May 1, 2012
All glory is fleeting: How ‘The Lucky One’ compares from book to film
The film adaptations of Nicholas Sparks' books provide a divine form of escapism: perfectly brimming with schmaltz, they provide a rare opportunity to delve into an over-the-top romantic fantasy land.
The Notebook is one of my favourite films. The story is truly heart-felt and touching. In a little more than two hours, Rachel McAdams and Ryan Gosling gripped me completely – their romantic connection was so intense and palpable that I became wholly connected with Ally and Noah's story.
In this ‘put yourself first’ world, it is nice to immerse yourself – even if it’s for just a moment – into a world where two people are so devoted to each other, and whose futures are so completely intertwined.
The Lucky One also has all the makings of a good chick-flick. Nicholas Sparks created characters that are real and fallible and a plot that is slightly fantastical yet believable and intriguing. The writing is also sufficiently engaging and overall the book offered an enjoyable reading experience.
The film – starring Zac Efron as the troubled marine Logan Thibault and Taylor Schilling as the tough single mother Beth – was similarly enjoyable. But it did lack that, pardon the pun, spark.
I almost can’t put my finger on it… Technically, it’s hard to fault this film. It is well made in the theatrical sense; the performances are sound; and it has many of the elements of a good romantic drama. In fact, I couldn’t help but make comparisons with The Notebook: the waterside setting, the rowboat scene, the kissing in the shower/ rain…
And yet something about this film doesn’t hit the mark. I kept waiting for that ultimate moment of the romantic drama – where the despairing lovers, who until this point had been kept apart, are finally coming together; where they scene slows down and they run toward each other in slow motion; and the music reaches its climax at the moment they meet.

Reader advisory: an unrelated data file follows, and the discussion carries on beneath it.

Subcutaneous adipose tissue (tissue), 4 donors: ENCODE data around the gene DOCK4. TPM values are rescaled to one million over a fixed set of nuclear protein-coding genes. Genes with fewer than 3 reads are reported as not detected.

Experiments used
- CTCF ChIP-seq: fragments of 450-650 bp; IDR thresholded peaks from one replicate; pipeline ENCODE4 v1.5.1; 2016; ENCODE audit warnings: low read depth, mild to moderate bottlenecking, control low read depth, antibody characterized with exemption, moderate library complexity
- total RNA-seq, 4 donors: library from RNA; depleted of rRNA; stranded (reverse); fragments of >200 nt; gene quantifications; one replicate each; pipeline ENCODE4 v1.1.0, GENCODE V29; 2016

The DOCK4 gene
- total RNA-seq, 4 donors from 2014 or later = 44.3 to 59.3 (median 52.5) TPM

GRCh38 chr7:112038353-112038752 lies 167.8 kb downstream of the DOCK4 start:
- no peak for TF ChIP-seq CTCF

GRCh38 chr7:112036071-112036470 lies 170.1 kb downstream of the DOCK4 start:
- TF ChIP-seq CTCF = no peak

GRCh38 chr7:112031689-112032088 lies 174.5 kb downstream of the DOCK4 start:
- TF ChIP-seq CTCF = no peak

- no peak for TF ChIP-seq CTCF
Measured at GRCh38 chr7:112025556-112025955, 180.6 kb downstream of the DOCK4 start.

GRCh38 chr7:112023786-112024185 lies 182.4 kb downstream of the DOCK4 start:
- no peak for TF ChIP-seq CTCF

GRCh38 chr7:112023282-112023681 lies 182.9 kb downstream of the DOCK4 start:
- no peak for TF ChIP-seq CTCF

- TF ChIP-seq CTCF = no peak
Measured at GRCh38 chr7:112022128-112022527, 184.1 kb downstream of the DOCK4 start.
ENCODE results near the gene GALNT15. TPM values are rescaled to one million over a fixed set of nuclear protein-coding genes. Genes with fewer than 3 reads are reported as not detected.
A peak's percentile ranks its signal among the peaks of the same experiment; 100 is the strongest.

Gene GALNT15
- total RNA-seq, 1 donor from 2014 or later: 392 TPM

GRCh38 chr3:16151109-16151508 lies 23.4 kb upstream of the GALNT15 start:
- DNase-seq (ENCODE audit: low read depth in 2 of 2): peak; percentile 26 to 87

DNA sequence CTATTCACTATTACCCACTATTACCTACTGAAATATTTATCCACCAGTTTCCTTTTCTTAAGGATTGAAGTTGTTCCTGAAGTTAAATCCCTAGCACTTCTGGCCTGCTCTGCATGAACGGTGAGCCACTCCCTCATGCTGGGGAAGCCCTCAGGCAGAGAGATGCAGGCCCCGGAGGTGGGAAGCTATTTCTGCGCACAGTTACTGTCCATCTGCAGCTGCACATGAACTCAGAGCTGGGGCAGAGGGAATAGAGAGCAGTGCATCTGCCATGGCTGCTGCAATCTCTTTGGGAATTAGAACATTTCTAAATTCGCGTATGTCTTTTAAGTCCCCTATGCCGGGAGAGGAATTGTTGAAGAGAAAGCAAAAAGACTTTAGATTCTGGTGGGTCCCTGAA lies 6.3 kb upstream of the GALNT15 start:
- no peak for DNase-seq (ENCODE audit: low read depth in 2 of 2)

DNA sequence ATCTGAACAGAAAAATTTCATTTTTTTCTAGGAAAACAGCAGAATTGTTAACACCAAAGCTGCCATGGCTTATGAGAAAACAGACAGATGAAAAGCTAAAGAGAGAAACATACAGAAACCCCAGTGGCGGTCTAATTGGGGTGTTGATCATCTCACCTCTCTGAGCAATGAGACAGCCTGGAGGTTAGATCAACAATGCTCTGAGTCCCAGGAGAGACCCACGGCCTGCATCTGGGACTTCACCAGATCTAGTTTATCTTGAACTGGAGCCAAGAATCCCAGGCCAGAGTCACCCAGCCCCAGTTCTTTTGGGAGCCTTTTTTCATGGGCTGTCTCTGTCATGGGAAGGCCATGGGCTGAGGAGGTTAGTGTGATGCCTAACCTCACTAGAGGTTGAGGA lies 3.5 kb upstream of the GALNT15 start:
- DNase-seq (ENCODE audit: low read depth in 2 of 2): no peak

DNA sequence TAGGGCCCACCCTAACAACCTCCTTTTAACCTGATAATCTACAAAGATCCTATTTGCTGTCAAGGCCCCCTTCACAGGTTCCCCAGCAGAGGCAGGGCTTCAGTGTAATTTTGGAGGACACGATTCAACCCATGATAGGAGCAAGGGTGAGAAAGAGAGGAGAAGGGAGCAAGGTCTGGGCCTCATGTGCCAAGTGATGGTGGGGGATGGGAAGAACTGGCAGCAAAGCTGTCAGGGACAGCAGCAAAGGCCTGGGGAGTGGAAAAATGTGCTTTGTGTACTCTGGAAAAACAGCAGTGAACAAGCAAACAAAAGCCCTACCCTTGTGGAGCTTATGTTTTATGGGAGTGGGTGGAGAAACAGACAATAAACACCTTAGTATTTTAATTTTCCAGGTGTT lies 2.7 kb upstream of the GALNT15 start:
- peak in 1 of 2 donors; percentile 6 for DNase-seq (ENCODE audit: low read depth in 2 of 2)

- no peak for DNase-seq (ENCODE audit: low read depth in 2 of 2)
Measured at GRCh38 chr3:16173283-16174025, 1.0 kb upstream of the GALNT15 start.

The Lucky One did have that moment – but what was missing for me was that triumphant feeling of relief; that flutter in the heart when your hopes for the reunion of the characters is realised.
All I can put this down to Efron and Schilling… They do credible jobs independently, but their chemistry was not believable. I couldn’t get past the thought that Efron looked too young to embody Logan’s past, and too fragile to take control of Beth’s future.
Perhaps I’m being too harsh… Perhaps this is just a case of the film adaptation not meeting the reader’s preconceptions and expectations… It wasn’t a bad film, and yet I couldn’t help but walk out of the cinema with an overwhelming feeling of meh.
Book or Big Screen? Book
The film is: 3. A decent, credible, faithful adaptation
I would be very happy to receive your comments and feedback on ‘Book or Big Screen’ – please click on the below link to tell me what film adaptation you are excited about, or to suggest the book/film that I should review next.
What’s coming next? A review of The Time Traveler's Wife